Budget projections show Montgomery County will be $136 million short -- Gazette.Net







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Before the Montgomery County Council heads on recess for the remainder of 2012, it received an updated financial picture for fiscal 2014 from county staff.

Council President Nancy Navarro called the picture fragilely optimistic.

County Finance Department forecasts show revenue up about $30.9 million for fiscal 2013, but down about $8.8 million for fiscal 2014. Fiscal 2014 begins July 1, 2013.

Lower inflation is expected to decrease property tax revenue in 2014, contributing to less revenue in the coming fiscal year.

Council Staff Director Stephen Farber said the projected budget gap for 2014 is about $136 million. It is created by increased costs of major known commitments.

On Tuesday, staff noted that gap does not include any agency pay increases except the second of two raises given by MCPS to some of its employees, scheduled for May 2013.

Staff noted that a 1 percent cost of living adjustment for all agencies would cost $23.6 million. A step increase for all agencies would cost $31.4 million.

Farber also reiterated that the budgets after 2014 are expected to be tight.

“We’ve got to be very careful about commitments made in fiscal [2014], because those will have implications for the out years, and our current fiscal projections show a very tight situation then as well,” Farber noted.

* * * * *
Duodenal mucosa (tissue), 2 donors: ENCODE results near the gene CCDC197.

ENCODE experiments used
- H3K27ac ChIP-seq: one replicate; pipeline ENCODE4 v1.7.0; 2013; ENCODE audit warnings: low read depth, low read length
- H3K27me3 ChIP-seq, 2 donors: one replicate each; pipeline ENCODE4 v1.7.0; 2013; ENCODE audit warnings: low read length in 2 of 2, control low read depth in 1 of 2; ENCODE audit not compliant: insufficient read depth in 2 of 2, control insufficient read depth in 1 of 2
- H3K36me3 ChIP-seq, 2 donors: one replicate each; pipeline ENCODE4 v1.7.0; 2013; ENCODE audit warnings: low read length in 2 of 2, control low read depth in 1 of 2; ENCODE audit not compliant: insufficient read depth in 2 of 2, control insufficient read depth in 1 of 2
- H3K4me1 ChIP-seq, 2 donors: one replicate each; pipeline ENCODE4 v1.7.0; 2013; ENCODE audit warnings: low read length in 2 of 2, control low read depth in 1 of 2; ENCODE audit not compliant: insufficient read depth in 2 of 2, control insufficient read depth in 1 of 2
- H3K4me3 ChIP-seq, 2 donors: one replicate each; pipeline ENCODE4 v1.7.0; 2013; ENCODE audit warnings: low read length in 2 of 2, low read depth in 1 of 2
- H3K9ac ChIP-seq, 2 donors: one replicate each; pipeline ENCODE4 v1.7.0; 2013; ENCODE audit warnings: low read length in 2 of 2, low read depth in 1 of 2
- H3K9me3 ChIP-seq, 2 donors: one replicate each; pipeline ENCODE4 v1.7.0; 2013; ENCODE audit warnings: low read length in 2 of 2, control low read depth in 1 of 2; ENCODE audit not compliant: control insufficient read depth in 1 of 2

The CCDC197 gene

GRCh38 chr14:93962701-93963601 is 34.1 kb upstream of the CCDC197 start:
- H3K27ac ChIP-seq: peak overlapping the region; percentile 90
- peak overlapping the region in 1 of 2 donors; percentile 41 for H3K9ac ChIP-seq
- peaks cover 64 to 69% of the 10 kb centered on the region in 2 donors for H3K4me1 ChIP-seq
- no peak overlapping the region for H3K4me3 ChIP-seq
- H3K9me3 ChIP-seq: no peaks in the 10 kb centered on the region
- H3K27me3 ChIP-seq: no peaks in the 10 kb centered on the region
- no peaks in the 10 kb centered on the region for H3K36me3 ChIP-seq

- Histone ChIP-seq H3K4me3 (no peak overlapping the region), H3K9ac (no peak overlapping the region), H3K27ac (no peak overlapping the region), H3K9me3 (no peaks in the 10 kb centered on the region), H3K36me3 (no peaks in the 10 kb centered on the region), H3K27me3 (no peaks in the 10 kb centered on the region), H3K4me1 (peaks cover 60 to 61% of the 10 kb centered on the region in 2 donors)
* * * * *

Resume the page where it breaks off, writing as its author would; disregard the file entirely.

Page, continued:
Projections continued to indicate that if the council only funds Montgomery County Public Schools and Montgomery College at the state-required minimum for the coming fiscal year, it will leave county government and the Maryland-National Capital Park and Planning Commission about 5 percent short.

Changes in Maryland’s maintenence of effort law — which requires funding education at the same amount per student as the year before — have “handcuffed” the county, Councilman Philip M. Andrews said.

Andrews (D-Dist. 3) of Gaithersburg said the county cannot consider providing more money than the state required amount to meet maintenance of effort unless the state changes the law.

Under changes approved earlier this year, the state can take county income tax revenue and direct it to education should the county school funding falls below mandated minimums. Although counties can apply for waivers, those are at the discretion of the state Board of Education, a body some on the Montgomery County Council argue is not impartial on the issue.